On Fri, 15 Apr 2005, Linus Torvalds wrote:
> Actually, it turns out that I have a cunning plan.
Damn, my cunning plan is some good stuff.
Or maybe it is _so_ cunning that I just confuse even myself. But it looks
like it is actually working, and that it allows pretty much instantaenous
The plan goes like this:
- each "index" entry has two bits worth of "stage" state. stage 0 is the
normal one, and is the only one you'd see in any kind of normal use.
- however, when you do "read-tree" with multiple trees, the "stage"
starts out at 0, but increments for each tree you read. And in
particular, the old "-m" flag (which used to be "merge with old state")
has a new meaning: it now means "start at stage 1" instead.
- this means that you can do
read-tree -m <tree1> <tree2> <tree3>
and you will end up with an index with all of the <tree1> entries in
"stage1", all of the <tree2> entries in "stage2" and all of the <tree3>
entries in "stage3".
- furthermore, "read-tree" has this special-case logic that says: if you
see a file that matches in all respects in all three states, it
"collapses" back to "stage0".
- write-tree refuses to write a nonsensical tree, so write-tree will
complain about unmerged entries if it sees a single entry that is not
Ok, this all sounds like a collection of totally nonsensical rules, but
it's actually exactly what you want in order to do a fast merge. The
differnt stages represent the "result tree" (stage 0, aka "merged"), the
original tree (stage 1, aka "orig"), and the two trees you are trying to
merge (stage 2 and 3 respectively).
In fact, the way "read-tree" works, it's entirely agnostic about how you
assign the stages, and you could really assign them any which way, and the
above is just a suggested way to do it (except since "write-tree" refuses
to write anything but stage0 entries, it makes sense to always consider
stage 0 to be the "full merge" state).
So what happens? Try it out. Select the original tree, and two trees to
merge, and look how it works:
- if a file exists in identical format in all three trees, it will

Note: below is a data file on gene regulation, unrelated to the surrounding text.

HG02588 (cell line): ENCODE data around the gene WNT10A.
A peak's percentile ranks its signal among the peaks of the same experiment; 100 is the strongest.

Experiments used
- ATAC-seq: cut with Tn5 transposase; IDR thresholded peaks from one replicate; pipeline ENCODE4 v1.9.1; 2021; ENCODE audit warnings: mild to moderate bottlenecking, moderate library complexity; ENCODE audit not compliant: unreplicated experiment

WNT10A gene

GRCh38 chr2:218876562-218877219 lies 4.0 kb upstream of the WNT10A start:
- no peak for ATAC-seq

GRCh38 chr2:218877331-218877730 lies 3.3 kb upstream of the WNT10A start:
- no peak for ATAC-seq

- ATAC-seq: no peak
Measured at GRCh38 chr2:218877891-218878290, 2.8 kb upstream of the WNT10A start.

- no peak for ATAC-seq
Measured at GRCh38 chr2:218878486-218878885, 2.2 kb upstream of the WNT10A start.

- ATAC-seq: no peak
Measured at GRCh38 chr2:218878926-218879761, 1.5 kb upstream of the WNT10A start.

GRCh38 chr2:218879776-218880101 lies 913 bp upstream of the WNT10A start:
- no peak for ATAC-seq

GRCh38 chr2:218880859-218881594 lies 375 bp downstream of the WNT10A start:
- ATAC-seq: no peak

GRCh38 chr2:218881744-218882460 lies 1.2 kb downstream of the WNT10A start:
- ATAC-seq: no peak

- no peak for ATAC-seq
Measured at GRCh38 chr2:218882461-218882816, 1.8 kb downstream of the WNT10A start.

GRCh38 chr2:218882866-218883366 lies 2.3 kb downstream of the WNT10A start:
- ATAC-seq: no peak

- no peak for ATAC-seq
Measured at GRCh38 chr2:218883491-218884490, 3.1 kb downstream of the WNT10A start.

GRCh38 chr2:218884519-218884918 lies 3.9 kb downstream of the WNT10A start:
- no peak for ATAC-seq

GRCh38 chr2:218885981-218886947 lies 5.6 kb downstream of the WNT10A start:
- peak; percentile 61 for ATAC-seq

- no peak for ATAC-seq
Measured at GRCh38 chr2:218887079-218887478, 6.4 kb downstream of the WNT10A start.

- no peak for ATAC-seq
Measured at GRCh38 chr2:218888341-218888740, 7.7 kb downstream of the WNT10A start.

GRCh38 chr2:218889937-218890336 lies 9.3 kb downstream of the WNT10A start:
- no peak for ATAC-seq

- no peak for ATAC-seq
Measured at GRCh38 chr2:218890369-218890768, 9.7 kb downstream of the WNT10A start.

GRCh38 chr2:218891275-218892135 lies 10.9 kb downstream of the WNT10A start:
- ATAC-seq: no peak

automatically collapse to "merged" state by the new read-tree.
- a file that has _any_ difference what-so-ever in the three trees will
stay as separate entries in the index. It's up to "script policy" to
determine how to remove the non-0 stages, and insert a merged version.
But since the index is always sorted, they're easy to find: they'll be
- the index file saves and restores with all this information, so you can
merge things incrementally, but as long as it has entries in stages
1/2/3 (ie "unmerged entries") you can't write the result.
So now the merge algorithm ends up being really simple:
- you walk the index in order, and ignore all entries of stage 0, since
they've already been done.
- if you find a "stage1", but no matching "stage2" or "stage3", you know
it's been removed from both trees (it only existed in the original
tree), and you remove that entry.
- if you find a matching "stage2" and "stage3" tree, you remove one of
them, and turn the other into a "stage0" entry. Remove any matching
"stage1" entry if it exists too.
.. all the normal trivial rules ..
NOTE NOTE NOTE! I could make "read-tree" do some of these nontrivial
merges, but I ended up deciding that only the "matches in all three
states" thing collapses by default. Why? Because even though there are
other trivial cases ("matches in both merge trees but not in the original
one"), those cases might actually be interesting for the merge logic to
know about, so I thought I'd leave all that information around. I expect
it to be fairly rare anyway, so writing out a few extra index entries to
disk so that others can decide to annotate the merge a bit more sounded
like a fair deal.
I should make "ls-files" have a "-l" format, which shows the index and the
mode for each file too. Right now it's very hard to see what the contents
of the index is. But all my tests seem to say that not only does this
work, it's pretty efficient too. And it's dead _simple_, thanks to having
all the merge information in just one place, the same index we always use
Btw, it also means that you don't even have to have a separate
subdirectory for this. All the information literally is in the index file,
which is a temporary thing anyway. We don't need to worry about what is in
the working directory, since we'll never show it, and we'll never need to
Damn, I'm good.
(On the other hand, it is Friday evening at 11PM, and I'm sitting in front
of the computer. I'm a sad case. I will now go take a beer, and relax. I
think this is another of my "Really Good Ideas" (tm), and is worth the
beer. This "feels" right).
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